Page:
Chapters 19 and 20 bring the chronological story of David to a conclusion. David, having defeated Absalom's rebellion makes his way back to Jerusalem. Our expectations are of fanfare: victory parades, speeches of reconciliation, and the restored hope of a divine throne—a man after God's own heart. But the story takes a bizarre and unexpected turn. Your expectations are dashed as the story unravels into ambiguity and chaos. What do we do when there is no "happily ever after?"


Absalom's Death

The conflict has been inevitable; David and Absalom will face off in battle. But David's men won't let him join the fight. David is dismissed from his own story. He is forced to acknowledge that his own future is not in his hands. Worse, David faces an impossible situation. To save his life will mean the death of his son. To save his son will mean the loss of his life.


Absalom's Decision

Thomas Paine famous expressed, "These are the times that try men's souls." The crisis doesn't make the man, it reveals him. David's faith was immerging through the conflicting advice he was forced to navigate. Now we turn to Absalom. Absalom with face a critical decision between his two advisors. It will prove to be a time that will, in fact, reveal his soul. Absalom chooses foolishly.


David and the Cursing of Shimei

As David flees Jerusalem, he encounters various individuals. Some speak of faithfulness, others violence, and Shimei comes with words of condemnation. As David passes, Shimei shots down curses. We don't like to surround ourselves with people like Shimei. In looking for advisors, we prefer affirmation and positivity. But David is willing to hear Shimei's words. As one commentator put it, Shemi's curses "stripped off the royal veneer" of David's public image. Shemei's curses forced David's...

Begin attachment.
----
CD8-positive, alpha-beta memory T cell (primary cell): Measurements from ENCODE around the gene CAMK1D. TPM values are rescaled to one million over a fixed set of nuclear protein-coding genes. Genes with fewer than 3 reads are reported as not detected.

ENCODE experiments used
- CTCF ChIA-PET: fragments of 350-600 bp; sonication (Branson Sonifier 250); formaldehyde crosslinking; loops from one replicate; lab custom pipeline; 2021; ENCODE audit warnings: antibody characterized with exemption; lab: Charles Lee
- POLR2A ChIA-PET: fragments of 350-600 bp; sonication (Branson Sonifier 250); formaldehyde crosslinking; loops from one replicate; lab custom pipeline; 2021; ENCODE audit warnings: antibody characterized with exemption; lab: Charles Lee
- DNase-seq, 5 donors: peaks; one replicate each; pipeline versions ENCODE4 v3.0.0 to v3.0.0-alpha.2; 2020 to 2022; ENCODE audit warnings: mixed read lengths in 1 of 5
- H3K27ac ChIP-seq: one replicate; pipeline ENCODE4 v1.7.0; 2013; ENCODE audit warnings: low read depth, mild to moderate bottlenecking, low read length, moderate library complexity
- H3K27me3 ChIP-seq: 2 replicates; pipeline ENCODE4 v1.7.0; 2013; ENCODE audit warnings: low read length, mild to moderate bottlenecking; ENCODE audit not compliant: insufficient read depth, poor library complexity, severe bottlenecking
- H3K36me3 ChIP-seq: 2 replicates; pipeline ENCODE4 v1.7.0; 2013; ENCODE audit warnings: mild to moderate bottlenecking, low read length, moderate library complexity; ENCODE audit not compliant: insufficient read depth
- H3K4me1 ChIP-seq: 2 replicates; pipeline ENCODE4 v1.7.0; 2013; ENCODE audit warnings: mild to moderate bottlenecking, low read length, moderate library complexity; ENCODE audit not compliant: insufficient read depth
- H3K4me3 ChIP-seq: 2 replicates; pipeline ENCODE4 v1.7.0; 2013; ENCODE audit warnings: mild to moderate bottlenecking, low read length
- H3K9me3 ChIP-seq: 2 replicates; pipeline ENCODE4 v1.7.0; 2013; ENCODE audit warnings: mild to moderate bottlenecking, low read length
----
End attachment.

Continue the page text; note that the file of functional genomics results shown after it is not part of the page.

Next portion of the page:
David and God's Faithfulness

The consequences of David's sins are real and painful. But Absalom seems most angered by the fact it hasn't cost David the throne. For all that David has done, he continues to be God's chosen king. Absalom see's God's faithfulness as injustice and is determined to take the throne for himself.


David And The Consequences of Sin

David was honest in the confession of his sins. And though God's first words were forgiveness, he was also told that the sword would not depart from his house—there would be consequences. That's hard to hear. We hope that forgiveness means a way out of the consequences. But David's life challenges our view of forgiveness and shows us a better way.